Ron Paul

Last week World Bank economists predicted that China would soon displace the United States as the world's largest economy. The fact that this one-time economic basket case is now positioned to surpass the US is one more sign of the damage done to American prosperity by welfare, warfare, corporatism, and fiat money.

Some commentators have predicted that China's reign as the world's largest economy would not last long. This may be true. While China has made great strides since adopting free-market reforms in the 1970s, China is still run by an authoritarian government whose economic policies distort the market in order to benefit state-favored industries. These state-favored businesses are often controlled by politically-powerful individuals.

What many of these commentators fail to notice is that the American government pursues many of the same flawed policies as the Chinese. For example, because of the increase in regulations, subsidies, and bailouts, many American businesses are putting more resources into manipulating the political process than producing goods and services desired by consumers. Many big businesses even lobby Congress and the federal bureaucracy for new regulations on their industries. They do this because big business can more easily absorb the costs of complying with the new regulations that force their smaller competitors out of business.

China is regularly criticized by American protectionists for subsidizing its export industries. However, the US government does the same thing via programs such as the Export-Import Bank. China is also criticized for manipulating the value of its currency to make its exports more attractive to foreign consumers. This may well be true, but China is hardly unique in this respect. Throughout its history, the Federal Reserve has manipulated both the domestic and international economy, often working in partnership with foreign central banks.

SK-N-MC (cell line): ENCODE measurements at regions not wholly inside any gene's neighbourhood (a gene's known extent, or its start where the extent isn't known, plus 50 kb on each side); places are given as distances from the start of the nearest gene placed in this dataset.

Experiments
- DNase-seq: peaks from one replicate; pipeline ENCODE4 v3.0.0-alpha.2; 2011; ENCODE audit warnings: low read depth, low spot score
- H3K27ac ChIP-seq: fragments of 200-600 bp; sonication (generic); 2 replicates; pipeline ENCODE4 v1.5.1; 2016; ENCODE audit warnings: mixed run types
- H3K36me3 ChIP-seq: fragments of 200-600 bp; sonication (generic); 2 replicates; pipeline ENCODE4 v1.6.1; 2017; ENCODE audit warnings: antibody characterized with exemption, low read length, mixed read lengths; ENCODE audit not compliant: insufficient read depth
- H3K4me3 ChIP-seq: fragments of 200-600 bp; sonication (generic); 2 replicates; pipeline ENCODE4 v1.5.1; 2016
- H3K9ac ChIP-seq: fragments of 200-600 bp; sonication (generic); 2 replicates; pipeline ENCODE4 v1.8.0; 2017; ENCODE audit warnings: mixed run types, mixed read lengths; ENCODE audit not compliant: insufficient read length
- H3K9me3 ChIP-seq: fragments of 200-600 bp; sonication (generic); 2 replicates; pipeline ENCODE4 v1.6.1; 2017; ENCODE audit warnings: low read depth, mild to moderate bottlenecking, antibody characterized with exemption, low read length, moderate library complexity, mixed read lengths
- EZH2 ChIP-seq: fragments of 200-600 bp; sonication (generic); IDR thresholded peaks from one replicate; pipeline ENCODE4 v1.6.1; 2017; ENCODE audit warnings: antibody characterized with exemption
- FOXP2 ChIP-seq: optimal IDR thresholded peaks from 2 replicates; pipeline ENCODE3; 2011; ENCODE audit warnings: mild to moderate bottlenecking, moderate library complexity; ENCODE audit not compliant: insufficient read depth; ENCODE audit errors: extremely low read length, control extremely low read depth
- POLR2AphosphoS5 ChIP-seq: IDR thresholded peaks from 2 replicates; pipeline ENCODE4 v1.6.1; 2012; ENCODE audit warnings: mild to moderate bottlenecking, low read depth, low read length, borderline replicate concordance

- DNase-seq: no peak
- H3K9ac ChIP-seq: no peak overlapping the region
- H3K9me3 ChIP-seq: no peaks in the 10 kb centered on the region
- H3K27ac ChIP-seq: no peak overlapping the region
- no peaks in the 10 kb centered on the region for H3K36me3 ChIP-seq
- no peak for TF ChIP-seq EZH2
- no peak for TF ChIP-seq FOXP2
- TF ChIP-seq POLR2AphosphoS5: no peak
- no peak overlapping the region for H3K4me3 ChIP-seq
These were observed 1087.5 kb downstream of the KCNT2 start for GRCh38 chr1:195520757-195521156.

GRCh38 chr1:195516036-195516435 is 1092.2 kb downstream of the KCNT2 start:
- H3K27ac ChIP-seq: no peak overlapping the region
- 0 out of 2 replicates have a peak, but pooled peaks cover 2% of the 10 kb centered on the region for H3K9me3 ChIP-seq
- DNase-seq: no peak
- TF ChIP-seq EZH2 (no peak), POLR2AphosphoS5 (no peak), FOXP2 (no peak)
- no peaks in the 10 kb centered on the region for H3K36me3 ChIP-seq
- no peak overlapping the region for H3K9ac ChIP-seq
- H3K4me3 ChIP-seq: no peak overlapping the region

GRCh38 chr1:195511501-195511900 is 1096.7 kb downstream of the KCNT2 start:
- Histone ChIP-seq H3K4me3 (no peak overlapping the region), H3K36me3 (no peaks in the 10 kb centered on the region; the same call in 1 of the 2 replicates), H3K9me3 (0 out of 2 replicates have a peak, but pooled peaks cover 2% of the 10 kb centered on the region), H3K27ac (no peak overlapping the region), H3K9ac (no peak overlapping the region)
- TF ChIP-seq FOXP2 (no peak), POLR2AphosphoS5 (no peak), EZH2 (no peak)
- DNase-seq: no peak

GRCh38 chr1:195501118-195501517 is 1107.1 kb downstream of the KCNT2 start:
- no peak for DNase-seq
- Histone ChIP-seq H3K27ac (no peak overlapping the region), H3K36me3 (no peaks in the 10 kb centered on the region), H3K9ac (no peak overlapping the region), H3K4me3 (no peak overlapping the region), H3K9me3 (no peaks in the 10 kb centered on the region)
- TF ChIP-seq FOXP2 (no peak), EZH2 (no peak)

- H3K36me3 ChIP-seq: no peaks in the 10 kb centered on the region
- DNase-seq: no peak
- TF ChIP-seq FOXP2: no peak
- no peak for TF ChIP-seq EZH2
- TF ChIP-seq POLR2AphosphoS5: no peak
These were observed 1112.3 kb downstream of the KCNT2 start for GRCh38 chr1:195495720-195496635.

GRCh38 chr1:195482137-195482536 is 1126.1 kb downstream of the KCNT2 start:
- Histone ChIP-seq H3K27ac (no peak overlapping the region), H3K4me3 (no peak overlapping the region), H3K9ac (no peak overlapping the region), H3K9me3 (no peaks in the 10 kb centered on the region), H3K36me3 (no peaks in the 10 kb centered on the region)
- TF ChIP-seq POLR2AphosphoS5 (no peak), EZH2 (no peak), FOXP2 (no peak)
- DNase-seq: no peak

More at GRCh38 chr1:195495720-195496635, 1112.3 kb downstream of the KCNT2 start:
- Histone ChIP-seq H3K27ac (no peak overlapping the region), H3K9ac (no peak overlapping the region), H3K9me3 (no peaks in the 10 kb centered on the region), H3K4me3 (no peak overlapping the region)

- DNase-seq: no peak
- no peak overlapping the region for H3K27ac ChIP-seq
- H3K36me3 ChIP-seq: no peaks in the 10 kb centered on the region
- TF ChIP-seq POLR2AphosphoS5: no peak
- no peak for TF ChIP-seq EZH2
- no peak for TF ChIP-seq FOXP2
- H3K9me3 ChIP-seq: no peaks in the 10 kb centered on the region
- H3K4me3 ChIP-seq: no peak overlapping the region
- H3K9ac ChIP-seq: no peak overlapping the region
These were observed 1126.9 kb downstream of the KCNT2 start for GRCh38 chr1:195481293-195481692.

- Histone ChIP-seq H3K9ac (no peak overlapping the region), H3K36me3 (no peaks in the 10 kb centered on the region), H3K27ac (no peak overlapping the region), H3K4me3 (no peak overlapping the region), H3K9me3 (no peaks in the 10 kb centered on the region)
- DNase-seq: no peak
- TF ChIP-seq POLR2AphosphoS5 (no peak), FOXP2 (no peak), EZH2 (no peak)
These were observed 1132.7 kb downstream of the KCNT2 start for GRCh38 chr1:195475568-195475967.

The Federal Reserve's inflationary policies benefit big banks, politically-connected businesses, and big-spending politicians at the expense of the American people. Anyone interested in helping improve the American people's economic situation should focus on changing America's monetary policy, not China's.

Ironically, many of the same politicians who denounce China's monetary policy benefit from Chinese purchases of America's debt. If China stopped making large purchases of US debt, the Federal Reserve would be forced to monetize even more debt, thus risking hyperinflation. So the best thing Congress could do to make it more difficult for China to manipulate the global economy is cut federal spending.


Ron Paul

Ron Paul is a former congressman from Texas and a Senior Fellow at the Mises Institute.